As I said in my comment above about
sudo -s, it will still write files as root ownership, which can break things, for example when installing with Apt.
In older and-or more commercial distros than debian-based Ubunutu, they used a Wheel group that gave those users sudo priveleges. In Ubuntu, the group is called Admin. So add the user to that group with
usermod -aG username admin and also to the sudo group with a similar command. The system won't require adding sudo to everything and will keep file permissions intact.
For the Apt package manager, which insists on using sudo, and which can cause large problems when installing packages as root, just use an alias
Put that in your .bashrc file with
echo "alias apt='sudo apt'" >> .bashrc and then reload it with
You can also add this line to /etc/sudoers using visudo to stop from having to enter your password for sudo commands
username ALL=(ALL) NOPASSWD:ALL
BE AWARE: this does make your system less secure. But for a home system, it is a tradeoff for productivity. Probably best to use a strong password (though files can still be accessed from another OS, even root password can be changed), so that only buys one time if a physical access is compromised. Good firewall protections are important to limit external access to a few ports by need only. GUFW by default has deny all incoming. Another trick is to use a Yubikey and change the first slot to be a long random password entered by USB with a touch. And also keep sensitive personal data in an encrypted volume like with Veracrypt that will save and dismount automatically if power is cut. The you're really only worried about a targeted persistent attack, which I'm not sure how much enforcing sudo really helps. It seems to be more for standard business permissions and to let users know they are about to possible alter their main system.
EDIT: this still requires sudo for certain things like visudo and some root /usr/bin commands like shutdown. The advice in the linked answer was to use an alias that includes the sudo: https://unix.stackexchange.com/a/584507/346155
EDIT2: I also really like the idea of either changing the timeout to longer than 60 seconds or running a while loop to stay validated (that would reset on restart or exit of shell). I think this comes up most often in the setup phase of an OS/desktop-env/package or group of packages for a project. Once setup, there's usually not so many requests for sudo in a given session. Both here: https://stackoverflow.com/a/58933663/4240654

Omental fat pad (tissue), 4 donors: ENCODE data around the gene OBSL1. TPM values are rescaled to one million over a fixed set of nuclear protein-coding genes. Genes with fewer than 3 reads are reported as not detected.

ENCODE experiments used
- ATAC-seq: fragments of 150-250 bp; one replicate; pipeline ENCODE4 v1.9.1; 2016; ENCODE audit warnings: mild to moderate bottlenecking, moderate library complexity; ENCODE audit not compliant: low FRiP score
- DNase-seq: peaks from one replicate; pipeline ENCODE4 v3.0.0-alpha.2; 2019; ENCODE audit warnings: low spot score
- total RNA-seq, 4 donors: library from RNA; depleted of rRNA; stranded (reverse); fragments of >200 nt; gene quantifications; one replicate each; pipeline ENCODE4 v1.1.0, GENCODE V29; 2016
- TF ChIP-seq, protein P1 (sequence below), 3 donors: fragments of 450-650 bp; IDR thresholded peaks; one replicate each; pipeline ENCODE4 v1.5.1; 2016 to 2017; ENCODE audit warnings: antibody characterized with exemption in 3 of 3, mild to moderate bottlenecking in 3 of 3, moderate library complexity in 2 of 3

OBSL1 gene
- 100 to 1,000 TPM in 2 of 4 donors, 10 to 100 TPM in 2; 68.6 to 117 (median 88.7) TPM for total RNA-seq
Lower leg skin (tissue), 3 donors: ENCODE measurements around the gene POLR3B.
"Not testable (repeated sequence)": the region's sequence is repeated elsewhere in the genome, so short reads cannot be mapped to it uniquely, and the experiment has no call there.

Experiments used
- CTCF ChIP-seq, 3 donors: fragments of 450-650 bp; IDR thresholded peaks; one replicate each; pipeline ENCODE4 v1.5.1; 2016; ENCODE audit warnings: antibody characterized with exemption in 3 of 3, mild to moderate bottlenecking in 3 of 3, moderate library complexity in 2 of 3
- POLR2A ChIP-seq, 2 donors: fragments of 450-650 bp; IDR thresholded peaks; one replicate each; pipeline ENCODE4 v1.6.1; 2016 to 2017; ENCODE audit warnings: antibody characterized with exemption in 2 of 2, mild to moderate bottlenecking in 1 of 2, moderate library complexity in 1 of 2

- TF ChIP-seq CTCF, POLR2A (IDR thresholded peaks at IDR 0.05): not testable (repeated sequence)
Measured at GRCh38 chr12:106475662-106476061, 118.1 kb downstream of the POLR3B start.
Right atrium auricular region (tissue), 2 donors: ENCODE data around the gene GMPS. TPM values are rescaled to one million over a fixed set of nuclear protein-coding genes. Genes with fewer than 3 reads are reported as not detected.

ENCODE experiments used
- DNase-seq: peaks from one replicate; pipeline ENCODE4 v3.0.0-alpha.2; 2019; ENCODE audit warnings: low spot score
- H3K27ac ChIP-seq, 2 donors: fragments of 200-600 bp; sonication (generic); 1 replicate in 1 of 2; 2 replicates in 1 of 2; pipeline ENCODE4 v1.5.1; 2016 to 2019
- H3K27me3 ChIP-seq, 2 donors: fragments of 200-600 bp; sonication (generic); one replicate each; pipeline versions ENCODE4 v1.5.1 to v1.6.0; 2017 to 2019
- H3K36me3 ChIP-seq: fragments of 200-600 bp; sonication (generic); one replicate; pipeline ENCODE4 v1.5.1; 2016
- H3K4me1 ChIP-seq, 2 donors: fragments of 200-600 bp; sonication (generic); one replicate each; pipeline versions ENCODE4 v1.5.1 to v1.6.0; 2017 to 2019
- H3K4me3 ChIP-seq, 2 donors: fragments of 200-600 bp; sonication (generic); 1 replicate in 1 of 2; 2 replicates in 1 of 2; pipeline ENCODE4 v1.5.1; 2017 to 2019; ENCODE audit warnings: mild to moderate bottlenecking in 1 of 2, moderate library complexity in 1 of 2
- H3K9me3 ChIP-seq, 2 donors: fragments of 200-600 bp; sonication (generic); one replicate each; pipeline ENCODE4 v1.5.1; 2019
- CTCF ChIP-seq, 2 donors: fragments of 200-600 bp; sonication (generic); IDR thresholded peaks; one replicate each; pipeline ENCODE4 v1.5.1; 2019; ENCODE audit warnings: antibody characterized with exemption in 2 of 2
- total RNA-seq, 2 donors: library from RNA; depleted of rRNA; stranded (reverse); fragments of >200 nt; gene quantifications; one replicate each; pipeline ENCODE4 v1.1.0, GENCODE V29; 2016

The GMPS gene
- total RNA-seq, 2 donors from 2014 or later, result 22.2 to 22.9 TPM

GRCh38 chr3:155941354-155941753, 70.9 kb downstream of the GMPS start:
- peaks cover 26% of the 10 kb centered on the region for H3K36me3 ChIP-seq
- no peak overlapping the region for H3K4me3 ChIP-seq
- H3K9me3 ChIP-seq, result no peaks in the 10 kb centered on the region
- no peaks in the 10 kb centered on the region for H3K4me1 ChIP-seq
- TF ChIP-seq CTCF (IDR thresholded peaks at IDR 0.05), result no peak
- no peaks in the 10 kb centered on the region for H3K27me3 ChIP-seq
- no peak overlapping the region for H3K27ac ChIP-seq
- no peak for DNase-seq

while true; do sudo -v; sleep 60; done (v for --validate)
echo "alias sudov='while true; do sudo -v; sleep 60; done; &' >> ~/.bashrc
visudo then add
Defaults timestamp_timeout=360 #minutes. This works also:
echo 'Defaults timestamp_timeout=360 #minutes' | sudo EDITOR='tee -a' visudo
EDIT3: A problem is that even as after adding a user to the sudo group, they still have to type
sudo for things like
cat /etc/shadow. This is because
ls -l /etc/shadow shows ownership of root or shadow group. I'll have to keep looking for other exceptions. Ideally, adding a user to sudo with a longer timeout should be a good solution. ..I see, I just need to also add the user to the root group and this should solve the problems I've run into with root owned files. Yay, I hope that's solved now!
sudo usermod -aG root user
EDIT4: I found a few more problems described here (https://askubuntu.com/questions/1385695/usermod-cannot-lock-etc-passwd-but-user-is-in-root-group-which-owns-file), but even though I cant
sudo -i anymore, I can apparently
sudo -s still. This is with root having nologin, but the user root still shows up in the cli prompt. Hmm, I wonder what this does to root's .bashrc, etc.